ISO 14001: Certify that your company is environmentally responsible
As people become more concerned with the environmental impacts of the products and services they’re purchasing, it’s an advantage for businesses to prove they are environmentally responsible.
One way to demonstrate this is by achieving ISO 14001 certification, an international certification which shows that a business has met global standards when it comes to the environmental practices.
Many advantages to ISO 14001 certification
“It’s a competitive advantage,” says Rowda Mohamud, Specialist, Solutions Development at BDC.
“This is an independent international standard, so companies can say, ‘Look, meeting ISO 14001 standards shows that we have an active commitment to environmental performance.’ They’re very practical and pragmatic standards, and they cover pretty well every aspect of a company’s operations, and how you’re going to manage environmental impacts in a responsible way,” Mohamud explains.
She says ISO 14001 is a framework that looks at the environmental impacts of a business, including:
- how many facilities you have
- what industry you are in
- whether you measure air emissions
- what processes you have for identifying, monitoring and controlling emissions
- the training you provide
- your plans to reduce or even eliminate emissions
“It helps you to figure out measurements to mitigate some of those environmental impacts, whether they’re wastewater, hazardous material storage and handling, or air emissions.”
Mohamud adds that there are immediate short-term benefits for businesses with ISO 14001 as well, such as reduced waste and improved productivity.
A key tool to expand internationally
Obtaining ISO 14001 certification is a voluntary process, and Mohamud estimates that fewer than 20% of Canadian companies now have such a designation. She says they’re often companies that are conscious of climate change because of the leadership team.
Mohamud says firms find the ISO 14001 designation essential to landing government or international contracts.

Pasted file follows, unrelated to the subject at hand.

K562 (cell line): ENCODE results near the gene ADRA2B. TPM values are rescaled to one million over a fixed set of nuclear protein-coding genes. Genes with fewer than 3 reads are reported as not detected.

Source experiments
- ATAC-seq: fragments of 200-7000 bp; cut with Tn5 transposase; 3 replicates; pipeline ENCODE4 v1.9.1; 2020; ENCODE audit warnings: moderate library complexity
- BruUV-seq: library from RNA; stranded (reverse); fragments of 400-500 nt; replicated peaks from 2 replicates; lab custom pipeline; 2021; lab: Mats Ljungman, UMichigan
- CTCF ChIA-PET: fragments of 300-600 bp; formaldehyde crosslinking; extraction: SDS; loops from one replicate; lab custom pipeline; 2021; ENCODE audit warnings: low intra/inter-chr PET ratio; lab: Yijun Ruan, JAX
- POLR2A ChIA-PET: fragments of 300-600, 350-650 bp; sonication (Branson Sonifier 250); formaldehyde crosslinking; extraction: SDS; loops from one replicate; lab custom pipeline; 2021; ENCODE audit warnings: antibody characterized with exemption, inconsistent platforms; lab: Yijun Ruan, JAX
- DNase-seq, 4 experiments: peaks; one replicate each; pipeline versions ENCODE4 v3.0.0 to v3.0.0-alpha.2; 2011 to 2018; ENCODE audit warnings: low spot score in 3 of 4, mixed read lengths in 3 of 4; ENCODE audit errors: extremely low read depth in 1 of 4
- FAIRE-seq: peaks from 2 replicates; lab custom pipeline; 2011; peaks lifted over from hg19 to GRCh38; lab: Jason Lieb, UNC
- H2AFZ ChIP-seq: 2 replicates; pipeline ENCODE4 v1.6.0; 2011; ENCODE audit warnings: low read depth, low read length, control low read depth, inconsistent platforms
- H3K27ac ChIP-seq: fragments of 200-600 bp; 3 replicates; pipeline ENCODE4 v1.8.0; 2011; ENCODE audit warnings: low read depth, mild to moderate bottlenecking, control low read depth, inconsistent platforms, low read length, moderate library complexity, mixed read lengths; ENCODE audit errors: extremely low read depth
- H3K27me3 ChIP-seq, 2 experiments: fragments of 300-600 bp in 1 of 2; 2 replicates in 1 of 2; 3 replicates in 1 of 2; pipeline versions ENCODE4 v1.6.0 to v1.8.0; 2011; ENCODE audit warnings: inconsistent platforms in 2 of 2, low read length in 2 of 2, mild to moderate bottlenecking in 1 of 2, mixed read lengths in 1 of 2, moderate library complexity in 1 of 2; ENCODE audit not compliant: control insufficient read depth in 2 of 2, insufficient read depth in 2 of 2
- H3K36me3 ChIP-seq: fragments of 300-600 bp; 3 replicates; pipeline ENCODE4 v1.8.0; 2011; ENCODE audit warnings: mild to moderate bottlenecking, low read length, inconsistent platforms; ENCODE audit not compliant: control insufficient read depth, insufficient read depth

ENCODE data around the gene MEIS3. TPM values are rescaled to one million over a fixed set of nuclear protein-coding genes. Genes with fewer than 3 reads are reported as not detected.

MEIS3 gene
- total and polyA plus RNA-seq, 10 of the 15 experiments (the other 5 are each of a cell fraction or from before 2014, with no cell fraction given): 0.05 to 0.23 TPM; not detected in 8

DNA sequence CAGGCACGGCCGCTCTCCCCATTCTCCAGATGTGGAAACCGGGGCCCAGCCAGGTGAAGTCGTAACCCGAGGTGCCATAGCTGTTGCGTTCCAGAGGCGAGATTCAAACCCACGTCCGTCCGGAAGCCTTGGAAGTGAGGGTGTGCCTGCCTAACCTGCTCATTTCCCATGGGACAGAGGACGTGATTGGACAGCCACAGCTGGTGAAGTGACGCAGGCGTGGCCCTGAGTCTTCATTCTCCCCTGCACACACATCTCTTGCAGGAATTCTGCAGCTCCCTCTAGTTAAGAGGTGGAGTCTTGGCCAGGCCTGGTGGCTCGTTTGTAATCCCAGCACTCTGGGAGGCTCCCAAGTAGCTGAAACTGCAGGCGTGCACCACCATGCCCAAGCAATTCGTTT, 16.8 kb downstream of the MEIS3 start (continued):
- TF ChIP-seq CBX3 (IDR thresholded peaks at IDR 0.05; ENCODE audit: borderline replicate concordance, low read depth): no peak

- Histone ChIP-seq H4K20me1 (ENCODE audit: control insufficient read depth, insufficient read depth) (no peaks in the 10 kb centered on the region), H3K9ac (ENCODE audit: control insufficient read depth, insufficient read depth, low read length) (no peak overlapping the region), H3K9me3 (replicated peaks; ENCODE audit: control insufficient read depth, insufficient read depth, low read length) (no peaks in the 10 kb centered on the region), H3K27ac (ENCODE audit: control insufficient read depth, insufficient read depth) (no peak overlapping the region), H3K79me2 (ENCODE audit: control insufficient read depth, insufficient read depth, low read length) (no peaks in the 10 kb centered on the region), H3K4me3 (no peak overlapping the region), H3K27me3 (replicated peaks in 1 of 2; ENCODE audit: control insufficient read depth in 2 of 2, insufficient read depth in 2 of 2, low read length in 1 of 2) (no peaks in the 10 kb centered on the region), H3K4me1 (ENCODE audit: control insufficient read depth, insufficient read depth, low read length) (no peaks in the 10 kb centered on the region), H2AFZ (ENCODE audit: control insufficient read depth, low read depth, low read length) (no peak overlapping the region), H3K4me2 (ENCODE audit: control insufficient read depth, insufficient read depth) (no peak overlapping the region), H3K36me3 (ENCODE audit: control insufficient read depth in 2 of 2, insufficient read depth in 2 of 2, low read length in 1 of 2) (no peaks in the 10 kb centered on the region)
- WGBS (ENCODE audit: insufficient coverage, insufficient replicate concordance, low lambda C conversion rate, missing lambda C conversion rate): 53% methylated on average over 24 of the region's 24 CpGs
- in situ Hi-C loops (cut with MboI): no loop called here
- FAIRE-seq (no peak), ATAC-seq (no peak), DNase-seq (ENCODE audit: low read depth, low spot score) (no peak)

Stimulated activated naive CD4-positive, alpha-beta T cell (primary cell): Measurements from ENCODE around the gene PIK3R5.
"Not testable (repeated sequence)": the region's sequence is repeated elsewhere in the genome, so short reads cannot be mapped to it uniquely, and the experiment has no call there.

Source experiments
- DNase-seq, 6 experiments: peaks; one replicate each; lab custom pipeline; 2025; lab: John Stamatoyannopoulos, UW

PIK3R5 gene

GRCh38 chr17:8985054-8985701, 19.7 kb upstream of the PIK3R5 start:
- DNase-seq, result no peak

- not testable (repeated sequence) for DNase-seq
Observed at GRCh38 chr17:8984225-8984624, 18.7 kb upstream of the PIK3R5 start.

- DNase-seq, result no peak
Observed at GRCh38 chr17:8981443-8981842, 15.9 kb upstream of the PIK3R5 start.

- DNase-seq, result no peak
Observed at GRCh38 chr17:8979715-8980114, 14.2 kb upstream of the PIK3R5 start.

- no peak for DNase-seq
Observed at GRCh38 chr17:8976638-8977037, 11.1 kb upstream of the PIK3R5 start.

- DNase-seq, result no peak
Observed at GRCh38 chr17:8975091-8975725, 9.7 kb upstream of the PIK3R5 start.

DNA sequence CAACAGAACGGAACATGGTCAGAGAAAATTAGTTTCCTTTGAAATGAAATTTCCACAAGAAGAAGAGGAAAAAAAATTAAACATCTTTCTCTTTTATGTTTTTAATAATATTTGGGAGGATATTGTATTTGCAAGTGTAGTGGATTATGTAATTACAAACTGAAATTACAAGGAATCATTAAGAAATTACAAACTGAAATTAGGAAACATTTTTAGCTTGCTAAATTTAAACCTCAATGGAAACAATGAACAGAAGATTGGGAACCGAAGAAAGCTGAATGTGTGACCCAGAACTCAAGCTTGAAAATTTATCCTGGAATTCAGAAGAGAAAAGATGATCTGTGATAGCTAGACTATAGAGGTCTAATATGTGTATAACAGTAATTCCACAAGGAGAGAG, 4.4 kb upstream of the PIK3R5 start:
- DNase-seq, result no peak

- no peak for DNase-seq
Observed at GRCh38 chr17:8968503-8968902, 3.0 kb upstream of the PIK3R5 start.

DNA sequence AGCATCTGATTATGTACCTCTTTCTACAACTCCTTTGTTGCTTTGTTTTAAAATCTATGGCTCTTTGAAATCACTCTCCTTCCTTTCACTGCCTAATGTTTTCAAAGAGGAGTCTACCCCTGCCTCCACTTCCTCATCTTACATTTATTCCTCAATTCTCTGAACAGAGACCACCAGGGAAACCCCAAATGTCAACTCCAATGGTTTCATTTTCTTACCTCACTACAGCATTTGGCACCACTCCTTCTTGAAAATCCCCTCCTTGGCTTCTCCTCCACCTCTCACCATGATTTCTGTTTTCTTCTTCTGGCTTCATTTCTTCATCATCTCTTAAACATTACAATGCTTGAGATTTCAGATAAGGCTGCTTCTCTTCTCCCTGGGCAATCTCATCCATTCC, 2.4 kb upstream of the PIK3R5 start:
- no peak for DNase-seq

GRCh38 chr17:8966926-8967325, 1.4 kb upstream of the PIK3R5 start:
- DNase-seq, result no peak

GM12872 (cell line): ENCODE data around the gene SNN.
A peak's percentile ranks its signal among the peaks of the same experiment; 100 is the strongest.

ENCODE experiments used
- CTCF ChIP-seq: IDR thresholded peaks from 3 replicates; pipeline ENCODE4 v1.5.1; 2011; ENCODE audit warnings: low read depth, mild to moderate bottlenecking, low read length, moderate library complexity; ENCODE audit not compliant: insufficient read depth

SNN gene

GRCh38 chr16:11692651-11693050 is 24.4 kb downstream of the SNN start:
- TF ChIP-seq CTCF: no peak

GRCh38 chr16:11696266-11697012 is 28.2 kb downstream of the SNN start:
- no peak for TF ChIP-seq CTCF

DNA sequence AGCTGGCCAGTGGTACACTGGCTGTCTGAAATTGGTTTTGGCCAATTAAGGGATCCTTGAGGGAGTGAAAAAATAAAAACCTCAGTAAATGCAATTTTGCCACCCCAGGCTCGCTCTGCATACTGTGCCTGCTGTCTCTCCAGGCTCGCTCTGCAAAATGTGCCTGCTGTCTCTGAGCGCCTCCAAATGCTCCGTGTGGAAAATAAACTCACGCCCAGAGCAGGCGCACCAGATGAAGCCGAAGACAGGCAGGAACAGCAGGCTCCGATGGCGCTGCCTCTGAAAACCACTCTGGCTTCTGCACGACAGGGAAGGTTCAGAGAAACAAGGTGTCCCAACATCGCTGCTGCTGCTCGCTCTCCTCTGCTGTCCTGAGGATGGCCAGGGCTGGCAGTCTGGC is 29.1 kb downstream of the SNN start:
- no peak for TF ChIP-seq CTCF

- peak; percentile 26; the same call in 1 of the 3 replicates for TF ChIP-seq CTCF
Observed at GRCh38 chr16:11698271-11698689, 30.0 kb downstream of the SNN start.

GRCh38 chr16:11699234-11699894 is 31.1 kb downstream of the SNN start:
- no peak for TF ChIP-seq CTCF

“When companies are bidding on tenders, especially with government agencies, there are often requirements to meet ISO 14001. The designation sets a company apart from the competition,” she says.
“When a client is exporting beyond the U.S. or Mexico, buyers want to be assured of environmental standards. I would say about 90% of the companies that we at BDC help with any of the ISO standards are internationally minded, and are looking at going into the European Union, Australia, or Japan. International markets place much more emphasis on these standards as a way of evaluating a company’s environmental responsibility,” she adds.
Mohamud says a lack of ISO 14001 for international markets “can be a significant obstacle to growth.”
Meet client demand
The greatest motivating factor in a firm’s decision to meet ISO 14001 certification is a client who wants to deal with an environmentally responsible company.
“Sometimes a company may not be asked if they are ISO 14001 compliant, but they’ll be asked for things that can only be put in place by meeting ISO 14001 standards,” Mohamud says.
“We had a client reach out to us and say, ‘a client asked us about our environmental performance, so we would like to do what’s necessary to be ISO 14001 compliant.’ We helped them look at things like the environmental impact of their products, where their materials are sourced, how efficient the plant operates, and even how their plant is laid out,” Mohamud recalls.
“ISO 14001 is the quickest way to answer all the questions about being environmentally responsible.”
With an increasing emphasis on environmental issues, Mohamud says it’s likely there will be more demand in the future for companies to show that they are environmentally responsible.
“As our government starts to roll out tougher standards and move into a de-carbonized economy, meeting these ISO 14001 standards will give companies a leg up on the competition.”